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AUDIOPHILE AUDITION - web magazine for music, audio & home theater  




December 24, 2003

RIAA Blocked from Punishing Individual Downloaders - The Recording Industry of America has filed close to 400 lawsuits in the past year against private individuals using music-sharing networks such as Kazaa and Morpheus. Targets included a 12-year-old girl and a 71-year-old retired man...not exactly your typical cutthroat music pirates. Using the Digital Millennium Copyright Act, the RIAA sidestepped the usual court process involving a judge and forced distribution companies to reveal the names of whatever users the RIAA wanted to punish.

Things began to change when telecom giant Verizon refused to cooperate with a RIAA subpoena. Among their arguments was that the company should not have to police its users since it merely provides the conduit thru which date flows - both legal and illegal. The U.S. Appeals Court agreed with Verizon and pointed out that a section of the DCMA provided “safe harbor” for an ISP in case of copyright infringement. The court said that the RIAA subpoenas were designed to force an ISP to remove or disable access to the infringing material - but that Verizon couldn’t do that because the material in question was not stored on the company’s servers. The music industry will now have to dig up another way to deal with file sharing if it wants to.

Rupert Murdoch to Acquire DirecTV -
The FCC has approved a $6.78 billion plan by the Australian’s giant News Corp - already owning Fox broadcast network and movie studios - to gain control of top satellite TV provider DirecTV, with 12 million subscribers in the U.S. Murdoch has been seeking this pipeline into millions of American TV sets for some years now. EchoStar Communications (DISH Network) was set to buy its competitor in 2002 but the deal was blocked by federal regulators. The complex new deal calls for News Corp to buy a 34% controlling stake in the parent of DirecTV, Hughes Electronics Corp. One of the dissenting FCC commissioners stated "News Corp could be in a position to raise programming prices for consumers, harm competition in video programming and distribution markets nationwide, and decrease the diversity of media sources." Sounds like it's all part of the current FCC's plan to do exactly the opposite of what it was originally founded for.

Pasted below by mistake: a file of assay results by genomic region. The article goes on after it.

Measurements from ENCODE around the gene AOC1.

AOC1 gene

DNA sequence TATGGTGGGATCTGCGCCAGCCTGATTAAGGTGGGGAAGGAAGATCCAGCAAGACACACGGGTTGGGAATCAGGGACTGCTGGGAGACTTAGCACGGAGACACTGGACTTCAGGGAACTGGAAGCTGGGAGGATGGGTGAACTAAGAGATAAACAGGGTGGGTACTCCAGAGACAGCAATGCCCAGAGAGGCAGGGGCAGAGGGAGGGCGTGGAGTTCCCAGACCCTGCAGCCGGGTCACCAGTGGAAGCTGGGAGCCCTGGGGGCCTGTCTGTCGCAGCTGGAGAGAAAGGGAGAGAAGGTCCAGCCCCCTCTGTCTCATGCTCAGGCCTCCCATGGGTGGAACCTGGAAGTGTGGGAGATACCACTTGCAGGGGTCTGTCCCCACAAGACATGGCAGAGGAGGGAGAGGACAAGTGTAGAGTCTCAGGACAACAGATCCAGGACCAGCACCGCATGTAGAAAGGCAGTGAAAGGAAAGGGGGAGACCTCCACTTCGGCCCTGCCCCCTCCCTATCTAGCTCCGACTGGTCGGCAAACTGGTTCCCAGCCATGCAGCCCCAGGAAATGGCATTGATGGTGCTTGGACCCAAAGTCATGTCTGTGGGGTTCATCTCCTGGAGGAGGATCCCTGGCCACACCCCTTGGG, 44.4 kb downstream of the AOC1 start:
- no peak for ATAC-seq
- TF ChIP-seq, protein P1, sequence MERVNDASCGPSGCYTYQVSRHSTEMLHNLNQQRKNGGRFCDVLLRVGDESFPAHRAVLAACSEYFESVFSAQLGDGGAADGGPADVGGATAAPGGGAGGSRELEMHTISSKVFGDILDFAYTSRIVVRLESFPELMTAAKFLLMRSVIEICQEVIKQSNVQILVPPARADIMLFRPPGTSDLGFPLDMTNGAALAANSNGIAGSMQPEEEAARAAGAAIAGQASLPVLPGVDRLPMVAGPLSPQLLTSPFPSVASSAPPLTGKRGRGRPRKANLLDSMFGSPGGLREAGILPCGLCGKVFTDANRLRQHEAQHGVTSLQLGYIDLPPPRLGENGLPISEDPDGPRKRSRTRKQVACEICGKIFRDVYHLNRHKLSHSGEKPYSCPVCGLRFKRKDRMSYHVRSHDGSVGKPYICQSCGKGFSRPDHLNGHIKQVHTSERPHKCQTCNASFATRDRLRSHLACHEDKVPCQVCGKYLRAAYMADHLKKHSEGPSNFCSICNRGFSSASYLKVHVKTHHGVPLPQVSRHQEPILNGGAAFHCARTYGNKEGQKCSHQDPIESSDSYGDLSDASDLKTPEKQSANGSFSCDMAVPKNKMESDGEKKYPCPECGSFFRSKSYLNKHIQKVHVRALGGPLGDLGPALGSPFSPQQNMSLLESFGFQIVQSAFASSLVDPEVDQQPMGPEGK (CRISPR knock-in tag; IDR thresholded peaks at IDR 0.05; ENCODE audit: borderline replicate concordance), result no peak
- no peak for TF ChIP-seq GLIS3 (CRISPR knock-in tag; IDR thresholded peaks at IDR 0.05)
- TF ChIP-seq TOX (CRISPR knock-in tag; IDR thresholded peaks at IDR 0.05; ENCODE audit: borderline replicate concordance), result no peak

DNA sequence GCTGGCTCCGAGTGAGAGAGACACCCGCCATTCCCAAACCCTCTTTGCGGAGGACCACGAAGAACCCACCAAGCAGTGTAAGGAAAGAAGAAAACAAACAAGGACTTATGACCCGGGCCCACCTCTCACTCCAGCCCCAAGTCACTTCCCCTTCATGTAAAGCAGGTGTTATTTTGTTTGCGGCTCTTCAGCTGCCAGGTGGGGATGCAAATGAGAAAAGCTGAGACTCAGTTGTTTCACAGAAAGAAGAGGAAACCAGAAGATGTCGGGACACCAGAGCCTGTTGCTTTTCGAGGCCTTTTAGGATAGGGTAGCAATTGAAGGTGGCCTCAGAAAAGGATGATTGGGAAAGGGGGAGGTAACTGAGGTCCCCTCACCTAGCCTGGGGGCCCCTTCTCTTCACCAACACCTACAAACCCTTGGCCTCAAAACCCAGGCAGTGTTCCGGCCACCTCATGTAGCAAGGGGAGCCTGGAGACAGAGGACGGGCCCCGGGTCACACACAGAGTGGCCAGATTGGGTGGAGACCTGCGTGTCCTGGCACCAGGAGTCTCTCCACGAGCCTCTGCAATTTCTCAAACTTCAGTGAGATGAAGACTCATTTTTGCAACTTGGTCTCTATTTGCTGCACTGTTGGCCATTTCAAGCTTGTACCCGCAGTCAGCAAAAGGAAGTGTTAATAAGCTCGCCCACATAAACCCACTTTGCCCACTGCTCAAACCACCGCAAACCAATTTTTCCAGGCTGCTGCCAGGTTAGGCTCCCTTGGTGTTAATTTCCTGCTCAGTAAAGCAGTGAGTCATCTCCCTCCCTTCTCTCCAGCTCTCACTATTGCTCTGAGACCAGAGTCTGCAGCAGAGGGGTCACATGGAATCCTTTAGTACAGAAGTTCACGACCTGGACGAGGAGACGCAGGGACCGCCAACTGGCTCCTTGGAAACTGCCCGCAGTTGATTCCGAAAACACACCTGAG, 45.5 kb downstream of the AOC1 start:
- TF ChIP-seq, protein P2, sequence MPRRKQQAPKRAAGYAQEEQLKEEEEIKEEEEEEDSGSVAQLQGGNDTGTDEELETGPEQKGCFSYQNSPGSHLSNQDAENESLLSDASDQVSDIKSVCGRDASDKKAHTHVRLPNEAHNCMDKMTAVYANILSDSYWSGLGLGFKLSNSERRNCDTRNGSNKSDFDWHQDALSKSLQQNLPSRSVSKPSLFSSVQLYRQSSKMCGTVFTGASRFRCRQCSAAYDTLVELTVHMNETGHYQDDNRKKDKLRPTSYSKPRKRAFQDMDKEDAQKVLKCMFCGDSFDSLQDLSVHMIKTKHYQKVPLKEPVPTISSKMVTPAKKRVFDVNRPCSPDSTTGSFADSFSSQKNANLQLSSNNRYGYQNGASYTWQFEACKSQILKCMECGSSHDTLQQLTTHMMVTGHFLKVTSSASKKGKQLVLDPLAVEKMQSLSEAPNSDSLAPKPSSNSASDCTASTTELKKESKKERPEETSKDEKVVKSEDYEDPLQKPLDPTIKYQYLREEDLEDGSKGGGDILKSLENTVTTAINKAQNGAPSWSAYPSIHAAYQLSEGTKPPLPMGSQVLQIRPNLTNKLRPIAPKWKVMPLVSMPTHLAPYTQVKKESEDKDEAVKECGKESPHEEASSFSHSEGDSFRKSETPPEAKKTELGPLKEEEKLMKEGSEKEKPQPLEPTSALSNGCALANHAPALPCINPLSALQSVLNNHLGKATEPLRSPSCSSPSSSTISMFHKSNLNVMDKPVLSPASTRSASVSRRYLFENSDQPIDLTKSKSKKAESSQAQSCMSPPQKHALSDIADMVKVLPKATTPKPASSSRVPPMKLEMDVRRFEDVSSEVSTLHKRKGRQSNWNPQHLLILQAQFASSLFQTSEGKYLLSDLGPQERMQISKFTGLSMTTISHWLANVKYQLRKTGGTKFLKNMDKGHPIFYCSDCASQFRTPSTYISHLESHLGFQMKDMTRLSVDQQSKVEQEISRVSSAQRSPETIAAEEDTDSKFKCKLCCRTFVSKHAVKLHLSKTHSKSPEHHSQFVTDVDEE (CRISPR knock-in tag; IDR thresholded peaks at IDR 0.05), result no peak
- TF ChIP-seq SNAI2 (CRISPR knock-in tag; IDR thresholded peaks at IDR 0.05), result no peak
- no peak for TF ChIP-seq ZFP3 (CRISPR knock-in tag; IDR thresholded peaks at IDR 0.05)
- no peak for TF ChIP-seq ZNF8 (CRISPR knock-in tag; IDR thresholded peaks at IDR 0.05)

Intel to Announce Advanced Chips for HDTV -
Chip-maker Intel will disclose at the upcoming Consumer Electronics Show in Las Vegas (opening Jan. 8) their development of a new class of semiconductors to improve the quality of large format digital TVs and substantially bring down their cost at the same time. Though HDTV has come down in price from the early-adopters phase, large-format sets still start at about $3000 and go up from there. One observer said this brings Moore's Law to digital TV; that's the idea that every couple of years the number of transistors in a typical integrated circuit double. The prediction is that we might be seeing light-weight 50-inch HD RPTVs only seven inches thick for about $1000 as early as next year’s holiday season. DLP (Digital Light Processor) and LCoS (Liquid Crystal on Silicon) are two new technologies that will be spotlit at CES, and makers of traditional TV sets are exploring lower-cost alternatives to the expensive thin plasma and LCD displays.

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